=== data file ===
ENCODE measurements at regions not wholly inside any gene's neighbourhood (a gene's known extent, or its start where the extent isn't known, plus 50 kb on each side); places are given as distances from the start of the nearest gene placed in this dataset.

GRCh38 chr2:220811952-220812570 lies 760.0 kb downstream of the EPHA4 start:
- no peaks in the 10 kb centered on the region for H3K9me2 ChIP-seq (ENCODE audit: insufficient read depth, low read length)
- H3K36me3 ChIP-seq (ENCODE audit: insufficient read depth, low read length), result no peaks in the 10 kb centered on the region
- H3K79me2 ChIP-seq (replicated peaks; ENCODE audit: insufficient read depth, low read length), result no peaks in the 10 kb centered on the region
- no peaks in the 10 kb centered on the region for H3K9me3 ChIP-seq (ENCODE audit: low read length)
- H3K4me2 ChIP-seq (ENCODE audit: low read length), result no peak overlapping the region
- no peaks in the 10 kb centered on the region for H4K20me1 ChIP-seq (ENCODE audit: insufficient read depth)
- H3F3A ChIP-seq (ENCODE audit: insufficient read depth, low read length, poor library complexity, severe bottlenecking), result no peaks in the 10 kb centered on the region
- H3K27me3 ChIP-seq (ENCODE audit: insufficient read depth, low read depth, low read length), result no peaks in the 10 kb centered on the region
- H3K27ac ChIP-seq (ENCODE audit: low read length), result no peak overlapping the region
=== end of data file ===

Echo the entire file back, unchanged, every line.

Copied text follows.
ENCODE measurements at regions not wholly inside any gene's neighbourhood (a gene's known extent, or its start where the extent isn't known, plus 50 kb on each side); places are given as distances from the start of the nearest gene placed in this dataset.

GRCh38 chr2:220811952-220812570 lies 760.0 kb downstream of the EPHA4 start:
- no peaks in the 10 kb centered on the region for H3K9me2 ChIP-seq (ENCODE audit: insufficient read depth, low read length)
- H3K36me3 ChIP-seq (ENCODE audit: insufficient read depth, low read length), result no peaks in the 10 kb centered on the region
- H3K79me2 ChIP-seq (replicated peaks; ENCODE audit: insufficient read depth, low read length), result no peaks in the 10 kb centered on the region
- no peaks in the 10 kb centered on the region for H3K9me3 ChIP-seq (ENCODE audit: low read length)
- H3K4me2 ChIP-seq (ENCODE audit: low read length), result no peak overlapping the region
- no peaks in the 10 kb centered on the region for H4K20me1 ChIP-seq (ENCODE audit: insufficient read depth)
- H3F3A ChIP-seq (ENCODE audit: insufficient read depth, low read length, poor library complexity, severe bottlenecking), result no peaks in the 10 kb centered on the region
- H3K27me3 ChIP-seq (ENCODE audit: insufficient read depth, low read depth, low read length), result no peaks in the 10 kb centered on the region
- H3K27ac ChIP-seq (ENCODE audit: low read length), result no peak overlapping the region